African American History in Clark County

Looking for opportunities to celebrate Clark County’s African American history? Look no further than the Bluegrass Heritage Museum. The Winchester-Clark County Unity Committee and the Bluegrass Heritage Museum are honoring the life and legacy of Dr. Martin Luther King, Jr., at the museum through February 19th. Special Exhibits highlight local African Americans who have shaped our community.  

Peter Bruner

One of the most important exhibits on display at the Bluegrass Heritage Museum pays homage to Peter Bruner. Born into slavery, Peter ran away numerous times before reaching Camp Nelson, where he enlisted in July 1864. He served with the 12th U.S. Colored Heavy Artillery and was only one of over 600 colored troops to have fought in the Civil War. Bruner went on to retire from Miami University in Ohio, and penned his autobiography A Slave’s Adventures Toward Freedom”. His story was adapted into a play and performed at Winchester’s Leeds Theater several years ago.

The Military History Room houses an exhibit that honors WWII Veteran Thomas Miller. Miller, drafted just three months after marrying his wife Ann, was stationed in Alabama.  He trained as part of the ground crew for the famed Tuskegee Airmen, the country’s first black military pilots. Miller received the Congressional Gold Medal of Service with the Tuskegee Airmen and became a successful businessman in Winchester.

One of the Bluegrass Heritage Museum’s newest acquisitions is a banner for the Union Benevolent Society from 1883. The organization, formed in 1843 by free African Americans in Lexington, was founded to care for the sick, support widows and orphans, and bury the dead.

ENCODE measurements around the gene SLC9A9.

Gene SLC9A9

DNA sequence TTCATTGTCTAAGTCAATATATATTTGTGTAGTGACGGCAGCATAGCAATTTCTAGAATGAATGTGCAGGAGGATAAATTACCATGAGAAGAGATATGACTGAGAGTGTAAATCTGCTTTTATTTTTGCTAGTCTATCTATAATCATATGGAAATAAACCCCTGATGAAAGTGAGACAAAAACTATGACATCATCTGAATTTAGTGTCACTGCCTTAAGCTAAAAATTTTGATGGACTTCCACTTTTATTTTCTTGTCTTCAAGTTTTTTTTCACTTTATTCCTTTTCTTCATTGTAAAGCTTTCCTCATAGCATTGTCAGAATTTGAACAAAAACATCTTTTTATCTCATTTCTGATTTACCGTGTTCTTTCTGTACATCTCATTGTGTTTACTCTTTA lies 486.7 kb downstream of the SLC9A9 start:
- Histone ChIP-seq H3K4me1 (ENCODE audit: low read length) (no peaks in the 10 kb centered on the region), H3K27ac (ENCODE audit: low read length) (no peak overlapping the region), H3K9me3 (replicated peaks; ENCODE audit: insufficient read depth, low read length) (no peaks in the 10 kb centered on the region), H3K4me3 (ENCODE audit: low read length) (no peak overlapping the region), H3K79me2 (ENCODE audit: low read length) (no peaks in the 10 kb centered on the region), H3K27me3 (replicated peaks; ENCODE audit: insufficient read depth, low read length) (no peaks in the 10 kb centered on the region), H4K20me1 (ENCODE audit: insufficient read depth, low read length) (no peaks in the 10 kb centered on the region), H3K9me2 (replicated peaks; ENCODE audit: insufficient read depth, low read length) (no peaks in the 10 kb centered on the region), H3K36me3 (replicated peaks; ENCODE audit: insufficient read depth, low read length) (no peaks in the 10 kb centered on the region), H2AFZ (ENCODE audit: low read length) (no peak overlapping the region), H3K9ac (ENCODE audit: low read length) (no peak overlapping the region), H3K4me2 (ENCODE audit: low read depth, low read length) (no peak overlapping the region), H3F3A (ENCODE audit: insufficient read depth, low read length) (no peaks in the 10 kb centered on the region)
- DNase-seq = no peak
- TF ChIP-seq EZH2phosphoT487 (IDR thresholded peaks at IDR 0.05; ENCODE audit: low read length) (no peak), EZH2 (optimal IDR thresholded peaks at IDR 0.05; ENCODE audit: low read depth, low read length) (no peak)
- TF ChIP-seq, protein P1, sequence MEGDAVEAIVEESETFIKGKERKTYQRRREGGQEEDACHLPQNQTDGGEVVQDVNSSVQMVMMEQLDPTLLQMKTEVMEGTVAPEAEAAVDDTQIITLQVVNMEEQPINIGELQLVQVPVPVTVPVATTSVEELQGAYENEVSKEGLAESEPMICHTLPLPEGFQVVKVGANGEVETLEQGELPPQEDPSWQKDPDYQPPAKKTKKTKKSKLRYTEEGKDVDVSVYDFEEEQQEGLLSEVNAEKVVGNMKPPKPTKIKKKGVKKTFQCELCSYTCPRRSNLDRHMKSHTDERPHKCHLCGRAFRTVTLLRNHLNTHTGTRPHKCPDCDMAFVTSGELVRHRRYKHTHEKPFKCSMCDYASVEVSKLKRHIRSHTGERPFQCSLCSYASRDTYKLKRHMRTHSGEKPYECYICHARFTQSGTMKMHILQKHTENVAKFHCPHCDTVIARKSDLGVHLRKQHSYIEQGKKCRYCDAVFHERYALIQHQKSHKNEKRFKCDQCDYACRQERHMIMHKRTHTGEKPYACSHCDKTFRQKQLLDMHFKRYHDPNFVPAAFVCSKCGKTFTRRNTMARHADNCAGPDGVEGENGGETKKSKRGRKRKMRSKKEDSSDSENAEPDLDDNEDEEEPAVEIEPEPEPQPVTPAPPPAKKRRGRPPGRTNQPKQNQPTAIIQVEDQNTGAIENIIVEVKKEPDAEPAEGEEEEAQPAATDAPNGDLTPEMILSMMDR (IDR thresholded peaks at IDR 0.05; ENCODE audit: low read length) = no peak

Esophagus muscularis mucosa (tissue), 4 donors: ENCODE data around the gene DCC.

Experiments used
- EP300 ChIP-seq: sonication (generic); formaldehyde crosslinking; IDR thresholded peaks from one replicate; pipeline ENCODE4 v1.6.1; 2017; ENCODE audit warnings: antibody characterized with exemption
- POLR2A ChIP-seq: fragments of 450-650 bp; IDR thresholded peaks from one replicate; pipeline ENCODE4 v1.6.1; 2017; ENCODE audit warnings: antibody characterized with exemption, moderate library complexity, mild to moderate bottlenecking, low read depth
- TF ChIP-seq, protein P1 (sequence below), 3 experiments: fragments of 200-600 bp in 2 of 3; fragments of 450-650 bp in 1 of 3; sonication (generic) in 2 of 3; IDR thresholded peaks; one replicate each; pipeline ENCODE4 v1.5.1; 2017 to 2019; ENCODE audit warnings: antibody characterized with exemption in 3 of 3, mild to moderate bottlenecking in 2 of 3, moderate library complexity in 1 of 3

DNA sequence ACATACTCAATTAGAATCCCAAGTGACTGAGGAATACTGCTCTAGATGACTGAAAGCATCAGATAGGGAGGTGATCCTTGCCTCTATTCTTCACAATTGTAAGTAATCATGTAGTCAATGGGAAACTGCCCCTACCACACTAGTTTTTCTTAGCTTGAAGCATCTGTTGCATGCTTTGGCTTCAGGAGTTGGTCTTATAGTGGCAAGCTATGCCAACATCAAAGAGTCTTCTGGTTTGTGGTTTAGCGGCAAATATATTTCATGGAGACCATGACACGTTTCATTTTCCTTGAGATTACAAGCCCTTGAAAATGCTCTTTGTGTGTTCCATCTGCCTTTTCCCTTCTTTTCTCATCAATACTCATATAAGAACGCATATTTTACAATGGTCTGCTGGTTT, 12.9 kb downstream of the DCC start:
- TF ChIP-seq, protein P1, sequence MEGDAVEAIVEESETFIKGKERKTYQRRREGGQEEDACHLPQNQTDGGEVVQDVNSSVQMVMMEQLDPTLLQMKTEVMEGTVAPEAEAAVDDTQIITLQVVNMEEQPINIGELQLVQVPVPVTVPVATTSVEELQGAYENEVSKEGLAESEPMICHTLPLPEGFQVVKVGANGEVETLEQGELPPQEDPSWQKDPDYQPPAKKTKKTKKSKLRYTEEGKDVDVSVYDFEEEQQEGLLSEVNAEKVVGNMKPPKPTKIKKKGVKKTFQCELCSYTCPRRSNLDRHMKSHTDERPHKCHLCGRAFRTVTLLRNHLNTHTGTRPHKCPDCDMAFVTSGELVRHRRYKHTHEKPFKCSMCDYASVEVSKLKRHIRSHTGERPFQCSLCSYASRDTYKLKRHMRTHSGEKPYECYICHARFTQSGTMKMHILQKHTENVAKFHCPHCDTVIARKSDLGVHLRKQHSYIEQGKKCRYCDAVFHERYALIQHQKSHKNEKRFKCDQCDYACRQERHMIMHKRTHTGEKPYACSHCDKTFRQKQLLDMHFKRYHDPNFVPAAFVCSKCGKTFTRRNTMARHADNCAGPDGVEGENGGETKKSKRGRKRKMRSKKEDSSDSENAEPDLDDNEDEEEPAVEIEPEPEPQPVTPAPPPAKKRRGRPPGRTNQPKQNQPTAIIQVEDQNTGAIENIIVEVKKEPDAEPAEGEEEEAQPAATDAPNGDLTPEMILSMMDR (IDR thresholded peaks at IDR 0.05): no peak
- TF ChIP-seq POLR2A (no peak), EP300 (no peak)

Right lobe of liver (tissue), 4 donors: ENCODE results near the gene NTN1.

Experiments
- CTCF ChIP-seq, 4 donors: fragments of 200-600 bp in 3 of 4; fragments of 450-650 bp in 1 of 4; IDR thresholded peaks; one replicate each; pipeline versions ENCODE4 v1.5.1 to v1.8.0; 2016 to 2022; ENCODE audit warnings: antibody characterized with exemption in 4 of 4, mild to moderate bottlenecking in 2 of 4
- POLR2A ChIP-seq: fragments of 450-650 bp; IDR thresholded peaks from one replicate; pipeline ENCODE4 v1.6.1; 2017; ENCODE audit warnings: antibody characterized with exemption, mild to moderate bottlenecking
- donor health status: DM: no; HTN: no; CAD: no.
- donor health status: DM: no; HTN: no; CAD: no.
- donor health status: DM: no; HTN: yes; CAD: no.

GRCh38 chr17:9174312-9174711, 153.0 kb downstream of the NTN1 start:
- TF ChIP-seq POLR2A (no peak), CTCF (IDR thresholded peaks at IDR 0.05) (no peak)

Another important attraction honoring Clark County’s African American population is The African American Heritage Trail. The trail meanders through downtown and the historic African American neighborhood of Poynterville, or Bucktown as it’s known to the locals. Every Labor Day weekend people come from near and far to assemble in Bucktown for great music, food and festivities. The weekend ends with the iconic Labor Day Parade, now in its 117th year, is the oldest parade in Kentucky.

Some other important stops along the trail include:

Moses Robinson (1792-1861), born into slavery, was a free man by 1840 and became a successful shoemaker. By the time of his death in 1861 he was able to purchase the freedom of his daughter and two grandchildren and left his heirs an estate of more than $5,000. His wealth enabled his children to purchase farms, which eventually became the African American community of Dry Ridge.

Jennie Bibbs Didlick (1908-2004), “Winchester’s Rosa Parks”, successfully won a lawsuit against the Transit Authority for being asked to sit in the back of the bus. This happened a decade before Rosa Park’s lawsuit. Didlick was a graduate of Howard College, became a teacher in Winchester, and later became principal at Booker T. Washington School in Lexington.